The pump's compensator initially was adjusted to produce a deadhead pressure of about 1,400 psi. As expected, the average dynamic value of supply pressure is slightly less than 1,400 psi. But more importantly, the pressure variation is only about 100 psi between the highest and lowest measured values. This performance probably is completely acceptable for all but the very critical applications, and it was accomplished without an accumulator.

Speeding It Up

Figures 4 and 5 show the results of reducing the cycle time from one cycle every four seconds to one complete cycle each second. This is a rather severe increase, but not unreasonable in today's industrial environment. Again, no accumulator is used in this test.

4. Increasing the work-cycle frequency creates a large error between the command and the measured position profiles, which is unacceptable for most applications.

Note in Figure 4 the poor compliance between the command and measured position profiles. A large error exists between them, which signifies very poor performance of the servo loop, and is probably unacceptable in any application. The cylinder velocity no longer is a clean trapezoid, as in Figure 3. The velocity was corrupted by the pump's inability to compensate for the rapid flow demand variations.

The reason for the poor following performance in the servo loop is revealed in Figure 5, namely, the supply pressure. It varies from about 1,900 psi to a low of about 200 psi. At the same time, the servo-valve current swings from ‒70 mA to +70 mA—the saturation limits—as the servo loop tries to keep the cylinder in sync with the command profile.

Two major issues are at play here: First, the flow demand profile is requesting flow increases and decreases that the pump's pressure-compensating mechanism cannot keep up with. This contributes significantly to the wild fluctuations in pump supply pressure. Second, the reduction in the command profile time was "constructed" with the same total cylinder travel distance. This quadruples the peak flow demand in this faster cycle.

Although not shown, the ideal peak flow is about 56 in.3/sec, as compared to 14 in.3/sec in the first test. Clearly, the pump is being asked to increase and decrease its displacement by an amount four times as great, thereby "penalizing" the pump—i.e., imposing a much more severe test condition in this second case. But this is realistic for an industrial application that must provide variable production rates. The cylinder must travel the same amount, and the application requires that it do so four times faster.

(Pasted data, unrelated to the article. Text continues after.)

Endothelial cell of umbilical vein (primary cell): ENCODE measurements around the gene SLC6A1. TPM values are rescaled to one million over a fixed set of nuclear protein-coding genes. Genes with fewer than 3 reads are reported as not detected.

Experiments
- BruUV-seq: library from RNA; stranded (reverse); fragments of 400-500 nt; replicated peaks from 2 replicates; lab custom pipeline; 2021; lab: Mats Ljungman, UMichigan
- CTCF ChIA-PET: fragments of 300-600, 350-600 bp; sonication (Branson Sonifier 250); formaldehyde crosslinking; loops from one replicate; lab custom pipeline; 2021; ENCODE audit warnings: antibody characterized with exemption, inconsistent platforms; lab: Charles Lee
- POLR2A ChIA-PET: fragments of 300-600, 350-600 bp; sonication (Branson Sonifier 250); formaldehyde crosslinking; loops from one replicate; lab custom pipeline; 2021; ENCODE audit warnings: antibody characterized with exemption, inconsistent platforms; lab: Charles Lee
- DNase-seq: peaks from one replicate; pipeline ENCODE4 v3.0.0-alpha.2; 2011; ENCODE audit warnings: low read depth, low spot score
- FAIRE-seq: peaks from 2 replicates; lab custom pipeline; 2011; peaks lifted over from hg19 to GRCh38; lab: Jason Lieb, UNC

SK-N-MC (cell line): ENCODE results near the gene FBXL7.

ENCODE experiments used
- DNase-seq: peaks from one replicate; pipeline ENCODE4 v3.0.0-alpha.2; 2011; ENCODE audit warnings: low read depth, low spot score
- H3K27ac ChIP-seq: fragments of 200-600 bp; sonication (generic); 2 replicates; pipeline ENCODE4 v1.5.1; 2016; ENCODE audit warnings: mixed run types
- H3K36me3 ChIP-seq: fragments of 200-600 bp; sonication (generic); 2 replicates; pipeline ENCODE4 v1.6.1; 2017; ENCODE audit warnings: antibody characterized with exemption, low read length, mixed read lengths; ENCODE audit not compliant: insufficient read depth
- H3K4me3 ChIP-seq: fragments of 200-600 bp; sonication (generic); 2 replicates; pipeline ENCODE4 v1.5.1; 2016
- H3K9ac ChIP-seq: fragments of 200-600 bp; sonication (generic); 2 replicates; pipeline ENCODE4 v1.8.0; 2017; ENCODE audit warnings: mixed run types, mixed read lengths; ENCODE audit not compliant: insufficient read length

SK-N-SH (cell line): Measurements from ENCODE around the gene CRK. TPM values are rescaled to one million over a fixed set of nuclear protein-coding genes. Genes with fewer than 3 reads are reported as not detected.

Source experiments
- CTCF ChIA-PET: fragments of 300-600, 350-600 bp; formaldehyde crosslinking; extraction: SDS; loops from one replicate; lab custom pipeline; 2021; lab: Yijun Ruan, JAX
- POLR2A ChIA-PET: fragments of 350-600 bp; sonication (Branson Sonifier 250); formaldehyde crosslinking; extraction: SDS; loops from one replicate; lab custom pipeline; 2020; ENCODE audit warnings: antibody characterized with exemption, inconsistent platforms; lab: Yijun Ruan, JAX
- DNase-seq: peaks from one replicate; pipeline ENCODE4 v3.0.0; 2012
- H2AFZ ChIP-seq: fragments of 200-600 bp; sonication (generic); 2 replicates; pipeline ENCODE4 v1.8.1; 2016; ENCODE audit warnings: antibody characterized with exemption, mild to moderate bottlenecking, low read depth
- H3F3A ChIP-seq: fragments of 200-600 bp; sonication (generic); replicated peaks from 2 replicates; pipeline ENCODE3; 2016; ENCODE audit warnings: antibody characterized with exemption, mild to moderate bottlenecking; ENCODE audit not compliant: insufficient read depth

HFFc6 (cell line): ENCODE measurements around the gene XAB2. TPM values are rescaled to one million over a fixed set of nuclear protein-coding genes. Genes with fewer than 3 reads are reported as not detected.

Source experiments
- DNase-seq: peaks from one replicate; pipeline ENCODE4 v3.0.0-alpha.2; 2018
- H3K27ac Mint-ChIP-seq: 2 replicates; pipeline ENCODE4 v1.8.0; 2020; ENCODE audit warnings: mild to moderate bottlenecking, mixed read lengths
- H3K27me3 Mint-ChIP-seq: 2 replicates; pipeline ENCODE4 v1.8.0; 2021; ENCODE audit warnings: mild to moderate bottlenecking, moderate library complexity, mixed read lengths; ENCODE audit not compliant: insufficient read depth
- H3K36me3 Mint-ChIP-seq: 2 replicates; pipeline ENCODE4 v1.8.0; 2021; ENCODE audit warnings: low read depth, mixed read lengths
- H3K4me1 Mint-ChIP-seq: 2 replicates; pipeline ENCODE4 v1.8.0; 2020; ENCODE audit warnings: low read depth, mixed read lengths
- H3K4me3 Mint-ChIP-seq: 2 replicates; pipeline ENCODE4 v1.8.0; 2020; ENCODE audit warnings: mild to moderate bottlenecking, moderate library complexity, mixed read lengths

5. Demanding peak flow that a pump is unable to deliver causes supply pressure reductions that decimate servo-loop performance.

Now, with that revelation having been made, it also follows that the average flow must be four times greater in the second case—not just the peak flow. Clearly, then, the higher cycle rate would benefit from an augmenting accumulator connected directly to the inlet port of the control valve.

Summing It Up

The pump used in these tests is advertised to have about a 145-msec response time. In other words, it can go from zero to full stroke in that amount of time. So a simple-to-use rule of thumb is needed to help designers know when an accumulator is absolutely necessary, and when they can get by without one. We need only compare the published pump response time to the time required to change the flow in the application.

Recall from the first test (with the four-second profile) that 0.6 sec were expended in changing the demand flow from zero to maximum. This is four times longer than the pump's response time. In contrast, the higher cycle-rate profile reduced the flow increase time to only 150 msec, which caused a clear failure in performance.

Here is the rule of thumb to decide if you can get by without an augmenting accumulator in conjunction with a pressure-compensated pump: No accumulator is required if the flow change time in going from zero to maximum flow, or from maximum to zero flow, is three or more times longer than the full stroke response time of the pump.

This application, with the shorter cycle time, could benefit from an accumulator. With an accumulator installed, the opening of the valve at flow-increase time would use flow from the accumulator to fulfill the sudden flow demand. This applies not only to discharging the accumulator, but for recharging as well. The pump leisurely changes displacement to meet the average flow demands, and the accumulator reacts to rapid changes in demand.